2014: I used to ask my grad students in my seminars that, if they could time travel, would they prefer going into the future, or the past. Then I would ask them to indicate a specific time and place. Curiously, none of them ever chose my preference–ca. 35AD, a hill outside Jerusalem, on a Friday afternoon on which three guys were being cruciufied. I would really like to know what really happened that day; I have my suspicions that it was something quite different than the accepted accounts. And I would hang around a couple more days to check out another story I don’t buy into. My insterest would be historical, not religious (I think the movie has already been done).
 Given the shelf life of American popular culture it’s unfashionable to discuss a movie after it has been released into DVD, but I just got my first look beyond a trailer, at Mel Gibson’sThe Passion of the Christ. I decided to wait until the DVD release so that I rent it from Netflix and watch it at home rather than in a theater full of born-again Christians. Now I’m still trying to wipe the blood off my television set (gives plasma TV another layer of meaning). I suspect that a lot of “born-agains” will be finding the DVD in their stockings “hung by the chimney with care.”
As I was reading the reminder that it was only for home viewing I was reminded of a story of when Oscar Wilde was taking his exams at Oxford (or was it Cambridge?). In any case, it was an oral exam, in Greek, and the passage he was given to translate into (or was it from?) the language that gave Christ his name, was the “passion of Christ.” (Not the Christ, as Mr. Gibson likes to stress the Messianic.) The story goes that Wilde was so proficient at Greek that the committee said they heard enough before the story got out of the garden of Gethsemane. But Wilde asked if he could continue translating for a while longer. The committee consented to this, but stopped him again, somewhere around the scourging of Christ, and told him that it was more than sufficient. He asked again if he could continue, but was told he could not. At which Wilde said in a disappointed tone: “I did so want to know how things turned out.”
Gibson is clearly terrified that if we aren’t convinced that Jesus suffered the worst death of any human being before or since we will not believe that he was supposed to be dying for our sins. And so we get a movie that would better have been titled Beating the Bejeezus Out of Jesus, a self-defeating project of gallons of theatre blood and gore that goes on, and on, and on, for two hours, until we realize that we are being punished for Mel’s sins. Worse still, it is hackneyed and hokey filmmaking. Everybody, of course, looks like what they are supposed to look like, a tall and handsome Christ, sneering Pharisees, Roman soldiers who could double as Soprano thugs, Mary and Mary Magdalene are decked out as nuns, and then there is the Devil (how did he get in this thing?), who looks like Boy George with his shaved eyebrows. The dialogue is in Aramaic (or was it Urdu? Who can tell?) and Latin, of which I caught a couple of words and phrases because it was pronounced like, well, Aramaic.* In any case, it’s a blessing, since having to read the subtitles does divert the eye from the carnage.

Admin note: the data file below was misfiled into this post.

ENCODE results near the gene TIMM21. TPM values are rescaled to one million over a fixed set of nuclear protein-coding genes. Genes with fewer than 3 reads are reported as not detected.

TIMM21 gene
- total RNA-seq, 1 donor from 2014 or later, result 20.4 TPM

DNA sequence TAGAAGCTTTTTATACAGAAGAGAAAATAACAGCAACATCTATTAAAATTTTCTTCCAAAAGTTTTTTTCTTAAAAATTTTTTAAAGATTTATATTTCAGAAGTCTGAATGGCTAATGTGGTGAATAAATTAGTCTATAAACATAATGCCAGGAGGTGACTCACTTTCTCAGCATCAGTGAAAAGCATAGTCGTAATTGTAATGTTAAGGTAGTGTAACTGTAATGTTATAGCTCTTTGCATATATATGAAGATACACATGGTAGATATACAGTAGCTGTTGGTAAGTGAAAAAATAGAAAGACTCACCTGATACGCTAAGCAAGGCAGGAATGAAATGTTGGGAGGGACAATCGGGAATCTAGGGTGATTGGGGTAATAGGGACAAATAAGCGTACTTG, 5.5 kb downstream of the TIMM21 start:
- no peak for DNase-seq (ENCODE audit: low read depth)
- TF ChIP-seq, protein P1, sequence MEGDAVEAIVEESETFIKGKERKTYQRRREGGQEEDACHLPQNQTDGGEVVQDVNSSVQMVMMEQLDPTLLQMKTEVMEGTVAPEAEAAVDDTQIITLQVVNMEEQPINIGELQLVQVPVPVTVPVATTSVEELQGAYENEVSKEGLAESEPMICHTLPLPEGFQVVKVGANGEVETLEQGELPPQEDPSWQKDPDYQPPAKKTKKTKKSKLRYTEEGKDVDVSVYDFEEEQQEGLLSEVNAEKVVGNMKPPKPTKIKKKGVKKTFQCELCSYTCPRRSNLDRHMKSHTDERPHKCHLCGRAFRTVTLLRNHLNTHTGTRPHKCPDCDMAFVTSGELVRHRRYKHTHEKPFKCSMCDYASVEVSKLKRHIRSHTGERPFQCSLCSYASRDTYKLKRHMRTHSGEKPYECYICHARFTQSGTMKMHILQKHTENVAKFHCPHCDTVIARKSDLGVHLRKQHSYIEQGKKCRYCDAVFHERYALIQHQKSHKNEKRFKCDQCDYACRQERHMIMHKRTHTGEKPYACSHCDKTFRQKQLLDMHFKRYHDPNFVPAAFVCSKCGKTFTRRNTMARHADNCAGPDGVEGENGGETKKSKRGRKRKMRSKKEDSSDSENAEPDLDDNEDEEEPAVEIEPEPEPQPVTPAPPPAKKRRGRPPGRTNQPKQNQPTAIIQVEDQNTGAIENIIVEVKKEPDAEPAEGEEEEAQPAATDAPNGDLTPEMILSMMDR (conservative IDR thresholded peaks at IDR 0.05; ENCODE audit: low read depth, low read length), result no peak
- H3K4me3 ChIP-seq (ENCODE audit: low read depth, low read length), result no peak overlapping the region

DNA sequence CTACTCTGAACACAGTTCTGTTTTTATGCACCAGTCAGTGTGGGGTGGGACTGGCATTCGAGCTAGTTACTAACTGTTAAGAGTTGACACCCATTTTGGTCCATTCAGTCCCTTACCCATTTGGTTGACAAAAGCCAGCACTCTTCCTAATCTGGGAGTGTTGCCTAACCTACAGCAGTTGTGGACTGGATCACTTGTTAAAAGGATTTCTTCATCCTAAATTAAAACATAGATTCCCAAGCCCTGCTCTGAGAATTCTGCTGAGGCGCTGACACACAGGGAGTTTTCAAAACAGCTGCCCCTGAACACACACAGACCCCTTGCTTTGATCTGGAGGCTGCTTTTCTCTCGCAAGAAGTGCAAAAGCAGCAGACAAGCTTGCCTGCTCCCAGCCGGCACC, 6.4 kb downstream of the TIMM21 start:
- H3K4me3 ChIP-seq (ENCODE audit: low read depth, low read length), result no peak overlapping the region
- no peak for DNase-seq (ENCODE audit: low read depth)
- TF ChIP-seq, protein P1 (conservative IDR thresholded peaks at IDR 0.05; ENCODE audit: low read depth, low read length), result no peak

Since we know Jerusalem as a rather crumbly ancient city Gibson apparently figured it looked that way in Christ’s time as well. A little anachronism is acceptable, I guess, as artistic license. But when the high priests tossed Judas a purse of thirty pieces of silver, did the purse actually float through the air in slow motion? Subtlety is not Mel forte, and he really likes to overcrank that camera; we get Christ being flailed in slo-mo, falling a good half dozen times in slo-mo (dust and pieces of flesh flying about in slo-mo), the pounding of nails in slo-mo, sometimes we get some subjective camera, some ground-level angles, some overheads, bust mostly slo-mo, lots of slo-mo. We actually end up wishing for the ending we all know is coming (but when we are stuck in slo-mo!?). By the time Caviezel (Christ) gets to the mount he looks so much like raw hamburger they might be having a barbeque rather than a crucifixion.
Christ finally, and mercifully, succumbs, the skies darken, the Temple starts crumbling, even the Devil, who showed up at the crucifixion with a grotesque little kid leftover from a David Lynch film, is thrown back into Hell. We get a closing shot of a naked and unmarked Christ walking out of his tomb, and that’s it. The Passion of the Mel is over and his sins are expunged.
Well, not so fast there, centurion. There’s the controversy over Gibson’s portrayal of the Jews as Christ-killers (once again). The Romans get off easy, as do the reluctant Pilate or the brutal buffoons who do the dirty work for the Jews. There’s enough of it to confirm for his prime audience that Christ really wasn’t a Jew, he was the Christ, and those Jews preferred Barabbas, who looks like a drooling, snaggled-toothed madman, to the Christ.
People flocked to the theaters to see Gibson’s film. He made millions and will make more on the DVD, which many churches are buying in lots for the faithful. But I have to wonder how many people are going to say for the second, third or fourth time: “Hey, let’s make some popcorn, slip into our jammies, turn on the DVD player, and watch Roman soldiers beat the bejeezus out of the Christ for a couple of hours. If you’re one those masochists, you might want to invite Oscar Wilde over. But don’t spoil it by telling him how its ends.
©2004 James A. Clapp (UrbisMedia Ltd. Pub. 4.18.2014)
*For locational/temporal authenticity Gibson chose as his location the Italian city of Matera, an ancient town In the Basilica region.